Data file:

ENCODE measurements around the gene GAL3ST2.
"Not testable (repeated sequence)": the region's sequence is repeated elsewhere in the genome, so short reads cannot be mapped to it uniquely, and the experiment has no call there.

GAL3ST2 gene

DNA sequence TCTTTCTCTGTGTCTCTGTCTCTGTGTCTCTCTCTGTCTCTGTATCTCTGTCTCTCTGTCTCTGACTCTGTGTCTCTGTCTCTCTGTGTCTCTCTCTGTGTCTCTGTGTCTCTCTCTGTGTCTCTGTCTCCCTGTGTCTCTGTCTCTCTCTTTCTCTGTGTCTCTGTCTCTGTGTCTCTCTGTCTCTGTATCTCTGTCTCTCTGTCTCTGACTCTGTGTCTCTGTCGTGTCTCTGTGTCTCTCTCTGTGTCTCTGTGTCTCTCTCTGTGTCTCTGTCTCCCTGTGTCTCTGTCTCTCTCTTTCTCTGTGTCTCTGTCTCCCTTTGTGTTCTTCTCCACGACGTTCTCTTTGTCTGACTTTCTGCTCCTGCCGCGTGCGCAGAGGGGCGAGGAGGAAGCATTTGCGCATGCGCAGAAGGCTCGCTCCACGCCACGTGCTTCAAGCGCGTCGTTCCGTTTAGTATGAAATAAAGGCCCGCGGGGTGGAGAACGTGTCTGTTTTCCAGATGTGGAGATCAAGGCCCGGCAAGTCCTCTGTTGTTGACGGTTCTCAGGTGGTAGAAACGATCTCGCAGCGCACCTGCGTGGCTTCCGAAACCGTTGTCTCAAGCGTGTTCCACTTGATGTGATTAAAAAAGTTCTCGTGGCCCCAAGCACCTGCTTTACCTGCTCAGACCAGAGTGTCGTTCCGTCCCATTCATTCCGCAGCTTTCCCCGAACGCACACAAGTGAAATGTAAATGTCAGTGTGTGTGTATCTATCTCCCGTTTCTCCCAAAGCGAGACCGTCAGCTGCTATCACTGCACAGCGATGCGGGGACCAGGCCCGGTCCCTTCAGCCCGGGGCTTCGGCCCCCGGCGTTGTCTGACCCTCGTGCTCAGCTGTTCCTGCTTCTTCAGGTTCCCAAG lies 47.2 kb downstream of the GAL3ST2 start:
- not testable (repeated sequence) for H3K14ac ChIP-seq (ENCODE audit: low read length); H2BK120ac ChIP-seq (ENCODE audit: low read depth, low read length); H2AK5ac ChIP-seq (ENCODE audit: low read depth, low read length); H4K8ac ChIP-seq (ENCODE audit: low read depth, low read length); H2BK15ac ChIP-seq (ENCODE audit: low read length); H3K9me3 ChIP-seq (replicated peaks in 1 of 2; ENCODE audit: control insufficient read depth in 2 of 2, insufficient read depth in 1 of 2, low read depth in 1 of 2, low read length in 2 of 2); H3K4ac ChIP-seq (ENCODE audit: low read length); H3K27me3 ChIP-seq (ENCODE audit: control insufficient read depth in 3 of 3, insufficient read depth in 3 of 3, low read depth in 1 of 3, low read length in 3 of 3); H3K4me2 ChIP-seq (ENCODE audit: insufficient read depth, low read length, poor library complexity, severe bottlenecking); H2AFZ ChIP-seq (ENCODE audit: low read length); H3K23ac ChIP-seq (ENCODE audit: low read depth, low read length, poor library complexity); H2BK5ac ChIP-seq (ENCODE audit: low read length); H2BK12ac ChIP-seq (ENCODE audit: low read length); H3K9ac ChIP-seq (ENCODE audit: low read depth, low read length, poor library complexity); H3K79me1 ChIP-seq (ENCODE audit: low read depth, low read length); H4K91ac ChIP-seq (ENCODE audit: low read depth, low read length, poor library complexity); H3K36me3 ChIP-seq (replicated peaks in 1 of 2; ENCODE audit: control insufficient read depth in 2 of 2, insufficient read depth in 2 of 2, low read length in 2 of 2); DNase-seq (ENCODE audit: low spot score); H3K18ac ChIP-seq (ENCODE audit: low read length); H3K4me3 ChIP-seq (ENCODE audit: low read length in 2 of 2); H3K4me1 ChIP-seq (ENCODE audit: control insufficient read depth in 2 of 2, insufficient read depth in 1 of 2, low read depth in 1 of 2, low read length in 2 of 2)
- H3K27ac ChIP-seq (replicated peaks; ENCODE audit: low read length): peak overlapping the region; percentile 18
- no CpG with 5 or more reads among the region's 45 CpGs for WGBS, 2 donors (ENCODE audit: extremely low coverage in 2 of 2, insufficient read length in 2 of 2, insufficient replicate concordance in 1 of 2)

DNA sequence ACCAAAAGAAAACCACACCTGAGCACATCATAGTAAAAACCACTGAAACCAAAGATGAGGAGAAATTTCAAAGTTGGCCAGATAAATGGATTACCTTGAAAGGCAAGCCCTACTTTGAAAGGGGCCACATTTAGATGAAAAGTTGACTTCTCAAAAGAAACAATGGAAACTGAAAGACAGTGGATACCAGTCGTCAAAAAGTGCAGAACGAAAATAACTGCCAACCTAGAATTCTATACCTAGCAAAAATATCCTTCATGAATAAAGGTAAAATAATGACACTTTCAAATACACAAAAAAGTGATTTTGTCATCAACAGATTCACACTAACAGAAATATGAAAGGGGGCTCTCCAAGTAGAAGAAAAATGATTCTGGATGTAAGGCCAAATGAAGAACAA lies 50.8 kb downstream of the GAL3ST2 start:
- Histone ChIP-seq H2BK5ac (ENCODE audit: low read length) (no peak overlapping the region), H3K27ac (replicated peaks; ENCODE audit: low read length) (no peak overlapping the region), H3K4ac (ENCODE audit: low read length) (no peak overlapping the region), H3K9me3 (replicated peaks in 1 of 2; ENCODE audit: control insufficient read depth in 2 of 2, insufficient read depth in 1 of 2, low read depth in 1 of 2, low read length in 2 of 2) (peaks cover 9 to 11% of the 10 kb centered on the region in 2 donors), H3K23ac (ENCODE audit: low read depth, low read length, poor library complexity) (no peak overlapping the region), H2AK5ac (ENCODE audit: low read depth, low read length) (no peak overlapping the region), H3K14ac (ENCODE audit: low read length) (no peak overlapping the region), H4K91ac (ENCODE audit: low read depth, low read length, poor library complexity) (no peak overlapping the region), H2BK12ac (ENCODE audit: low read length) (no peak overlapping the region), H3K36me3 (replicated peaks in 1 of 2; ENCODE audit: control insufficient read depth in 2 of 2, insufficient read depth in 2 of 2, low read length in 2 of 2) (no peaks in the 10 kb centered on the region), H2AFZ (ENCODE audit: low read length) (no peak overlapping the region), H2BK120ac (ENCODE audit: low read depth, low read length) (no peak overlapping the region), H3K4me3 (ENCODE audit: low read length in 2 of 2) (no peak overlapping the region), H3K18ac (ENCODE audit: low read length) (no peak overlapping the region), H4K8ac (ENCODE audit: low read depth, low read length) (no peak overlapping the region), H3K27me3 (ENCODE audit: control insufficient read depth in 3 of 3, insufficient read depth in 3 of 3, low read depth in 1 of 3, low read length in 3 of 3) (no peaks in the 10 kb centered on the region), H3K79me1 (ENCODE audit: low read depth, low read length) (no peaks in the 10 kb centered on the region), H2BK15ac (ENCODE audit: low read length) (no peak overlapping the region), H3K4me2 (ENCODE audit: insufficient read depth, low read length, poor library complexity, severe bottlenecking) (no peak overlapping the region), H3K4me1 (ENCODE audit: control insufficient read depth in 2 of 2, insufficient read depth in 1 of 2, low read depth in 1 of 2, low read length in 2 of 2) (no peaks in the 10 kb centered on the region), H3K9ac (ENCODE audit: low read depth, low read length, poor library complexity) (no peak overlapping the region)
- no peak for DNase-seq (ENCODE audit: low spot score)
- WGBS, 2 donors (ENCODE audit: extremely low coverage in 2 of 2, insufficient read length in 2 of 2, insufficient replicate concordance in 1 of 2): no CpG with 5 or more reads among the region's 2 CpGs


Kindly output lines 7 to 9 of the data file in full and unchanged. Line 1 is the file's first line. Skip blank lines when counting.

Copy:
- no CpG with 5 or more reads among the region's 45 CpGs for WGBS, 2 donors (ENCODE audit: extremely low coverage in 2 of 2, insufficient read length in 2 of 2, insufficient replicate concordance in 1 of 2)

DNA sequence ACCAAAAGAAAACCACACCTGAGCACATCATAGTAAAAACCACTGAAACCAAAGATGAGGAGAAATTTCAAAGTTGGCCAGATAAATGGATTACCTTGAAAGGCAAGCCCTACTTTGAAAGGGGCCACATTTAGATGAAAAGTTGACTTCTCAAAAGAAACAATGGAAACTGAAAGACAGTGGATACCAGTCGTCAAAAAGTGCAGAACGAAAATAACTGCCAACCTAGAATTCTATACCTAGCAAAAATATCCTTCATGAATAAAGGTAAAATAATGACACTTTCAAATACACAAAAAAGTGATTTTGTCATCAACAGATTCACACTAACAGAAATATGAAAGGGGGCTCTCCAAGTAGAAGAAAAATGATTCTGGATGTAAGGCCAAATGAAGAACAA lies 50.8 kb downstream of the GAL3ST2 start:
- Histone ChIP-seq H2BK5ac (ENCODE audit: low read length) (no peak overlapping the region), H3K27ac (replicated peaks; ENCODE audit: low read length) (no peak overlapping the region), H3K4ac (ENCODE audit: low read length) (no peak overlapping the region), H3K9me3 (replicated peaks in 1 of 2; ENCODE audit: control insufficient read depth in 2 of 2, insufficient read depth in 1 of 2, low read depth in 1 of 2, low read length in 2 of 2) (peaks cover 9 to 11% of the 10 kb centered on the region in 2 donors), H3K23ac (ENCODE audit: low read depth, low read length, poor library complexity) (no peak overlapping the region), H2AK5ac (ENCODE audit: low read depth, low read length) (no peak overlapping the region), H3K14ac (ENCODE audit: low read length) (no peak overlapping the region), H4K91ac (ENCODE audit: low read depth, low read length, poor library complexity) (no peak overlapping the region), H2BK12ac (ENCODE audit: low read length) (no peak overlapping the region), H3K36me3 (replicated peaks in 1 of 2; ENCODE audit: control insufficient read depth in 2 of 2, insufficient read depth in 2 of 2, low read length in 2 of 2) (no peaks in the 10 kb centered on the region), H2AFZ (ENCODE audit: low read length) (no peak overlapping the region), H2BK120ac (ENCODE audit: low read depth, low read length) (no peak overlapping the region), H3K4me3 (ENCODE audit: low read length in 2 of 2) (no peak overlapping the region), H3K18ac (ENCODE audit: low read length) (no peak overlapping the region), H4K8ac (ENCODE audit: low read depth, low read length) (no peak overlapping the region), H3K27me3 (ENCODE audit: control insufficient read depth in 3 of 3, insufficient read depth in 3 of 3, low read depth in 1 of 3, low read length in 3 of 3) (no peaks in the 10 kb centered on the region), H3K79me1 (ENCODE audit: low read depth, low read length) (no peaks in the 10 kb centered on the region), H2BK15ac (ENCODE audit: low read length) (no peak overlapping the region), H3K4me2 (ENCODE audit: insufficient read depth, low read length, poor library complexity, severe bottlenecking) (no peak overlapping the region), H3K4me1 (ENCODE audit: control insufficient read depth in 2 of 2, insufficient read depth in 1 of 2, low read depth in 1 of 2, low read length in 2 of 2) (no peaks in the 10 kb centered on the region), H3K9ac (ENCODE audit: low read depth, low read length, poor library complexity) (no peak overlapping the region)